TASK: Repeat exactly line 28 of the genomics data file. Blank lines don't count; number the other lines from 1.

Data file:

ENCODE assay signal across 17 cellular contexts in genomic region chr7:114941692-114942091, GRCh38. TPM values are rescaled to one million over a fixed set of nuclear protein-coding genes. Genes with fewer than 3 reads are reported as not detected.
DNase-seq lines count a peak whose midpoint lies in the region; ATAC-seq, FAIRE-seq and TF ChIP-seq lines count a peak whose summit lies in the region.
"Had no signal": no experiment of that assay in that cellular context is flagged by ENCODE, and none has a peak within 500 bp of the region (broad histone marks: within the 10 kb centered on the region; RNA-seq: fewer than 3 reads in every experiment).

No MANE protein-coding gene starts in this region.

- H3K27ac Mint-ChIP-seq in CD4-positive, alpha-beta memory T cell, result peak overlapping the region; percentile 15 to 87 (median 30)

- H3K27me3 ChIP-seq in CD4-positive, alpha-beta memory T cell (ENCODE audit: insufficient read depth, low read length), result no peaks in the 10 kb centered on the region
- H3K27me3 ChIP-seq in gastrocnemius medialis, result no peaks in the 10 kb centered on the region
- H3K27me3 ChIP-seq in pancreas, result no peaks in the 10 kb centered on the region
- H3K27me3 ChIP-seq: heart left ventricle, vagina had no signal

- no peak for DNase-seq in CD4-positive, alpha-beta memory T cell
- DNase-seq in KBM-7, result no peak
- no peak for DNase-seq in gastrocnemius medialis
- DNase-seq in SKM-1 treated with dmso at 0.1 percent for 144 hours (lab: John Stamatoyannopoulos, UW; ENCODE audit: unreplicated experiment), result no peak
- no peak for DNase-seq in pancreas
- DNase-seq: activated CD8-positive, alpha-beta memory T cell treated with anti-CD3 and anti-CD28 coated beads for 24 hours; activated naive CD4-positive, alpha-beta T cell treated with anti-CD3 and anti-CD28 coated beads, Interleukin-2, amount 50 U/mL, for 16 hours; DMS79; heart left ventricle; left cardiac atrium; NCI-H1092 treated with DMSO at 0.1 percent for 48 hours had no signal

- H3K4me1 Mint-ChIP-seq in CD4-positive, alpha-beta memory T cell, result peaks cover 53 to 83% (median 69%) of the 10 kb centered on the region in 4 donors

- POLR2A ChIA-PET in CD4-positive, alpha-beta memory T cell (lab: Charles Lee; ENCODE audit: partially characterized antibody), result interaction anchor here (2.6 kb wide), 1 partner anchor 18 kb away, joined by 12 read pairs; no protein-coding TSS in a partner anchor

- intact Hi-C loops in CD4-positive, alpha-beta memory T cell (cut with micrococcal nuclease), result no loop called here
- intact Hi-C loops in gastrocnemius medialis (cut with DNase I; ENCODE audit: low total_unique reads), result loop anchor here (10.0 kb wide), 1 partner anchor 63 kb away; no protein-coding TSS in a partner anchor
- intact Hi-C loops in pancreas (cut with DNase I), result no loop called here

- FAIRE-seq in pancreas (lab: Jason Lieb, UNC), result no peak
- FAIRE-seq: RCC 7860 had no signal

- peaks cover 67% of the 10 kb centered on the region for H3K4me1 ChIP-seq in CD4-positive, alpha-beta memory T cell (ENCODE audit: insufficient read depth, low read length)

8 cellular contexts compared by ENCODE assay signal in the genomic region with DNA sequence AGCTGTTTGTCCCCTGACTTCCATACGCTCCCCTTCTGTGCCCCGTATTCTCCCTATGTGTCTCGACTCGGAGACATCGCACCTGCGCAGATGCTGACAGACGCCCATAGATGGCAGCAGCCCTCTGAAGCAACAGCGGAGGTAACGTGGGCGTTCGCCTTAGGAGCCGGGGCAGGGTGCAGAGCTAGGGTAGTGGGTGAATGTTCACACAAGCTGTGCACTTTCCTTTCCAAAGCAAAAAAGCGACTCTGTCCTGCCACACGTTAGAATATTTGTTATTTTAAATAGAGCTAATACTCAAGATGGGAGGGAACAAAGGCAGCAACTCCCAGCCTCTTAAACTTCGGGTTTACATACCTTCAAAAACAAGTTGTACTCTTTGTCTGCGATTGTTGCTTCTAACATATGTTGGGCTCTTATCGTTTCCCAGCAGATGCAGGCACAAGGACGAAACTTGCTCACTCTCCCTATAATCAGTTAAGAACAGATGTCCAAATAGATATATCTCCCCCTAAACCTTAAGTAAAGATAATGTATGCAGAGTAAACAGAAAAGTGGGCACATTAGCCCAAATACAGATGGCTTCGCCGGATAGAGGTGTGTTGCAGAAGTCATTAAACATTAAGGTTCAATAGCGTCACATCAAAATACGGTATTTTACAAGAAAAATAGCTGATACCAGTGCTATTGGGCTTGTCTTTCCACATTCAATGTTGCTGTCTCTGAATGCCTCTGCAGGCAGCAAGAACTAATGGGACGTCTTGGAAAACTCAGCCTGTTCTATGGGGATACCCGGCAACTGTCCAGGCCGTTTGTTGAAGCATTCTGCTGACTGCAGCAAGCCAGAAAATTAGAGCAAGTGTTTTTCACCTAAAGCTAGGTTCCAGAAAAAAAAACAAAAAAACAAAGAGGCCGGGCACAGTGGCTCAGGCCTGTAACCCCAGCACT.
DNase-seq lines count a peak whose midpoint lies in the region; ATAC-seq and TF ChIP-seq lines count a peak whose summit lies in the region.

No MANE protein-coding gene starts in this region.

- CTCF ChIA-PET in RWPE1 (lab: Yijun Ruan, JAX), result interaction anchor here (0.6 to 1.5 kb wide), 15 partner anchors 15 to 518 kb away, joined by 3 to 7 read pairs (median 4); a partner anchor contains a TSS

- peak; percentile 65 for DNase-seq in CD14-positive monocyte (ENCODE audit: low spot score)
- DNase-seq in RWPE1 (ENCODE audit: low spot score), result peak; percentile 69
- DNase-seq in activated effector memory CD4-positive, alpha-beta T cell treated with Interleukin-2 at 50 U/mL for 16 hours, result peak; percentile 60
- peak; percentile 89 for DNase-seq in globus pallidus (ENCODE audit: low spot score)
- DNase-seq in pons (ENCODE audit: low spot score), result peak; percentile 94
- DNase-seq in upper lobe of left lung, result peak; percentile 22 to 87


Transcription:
- peak; percentile 65 for DNase-seq in CD14-positive monocyte (ENCODE audit: low spot score)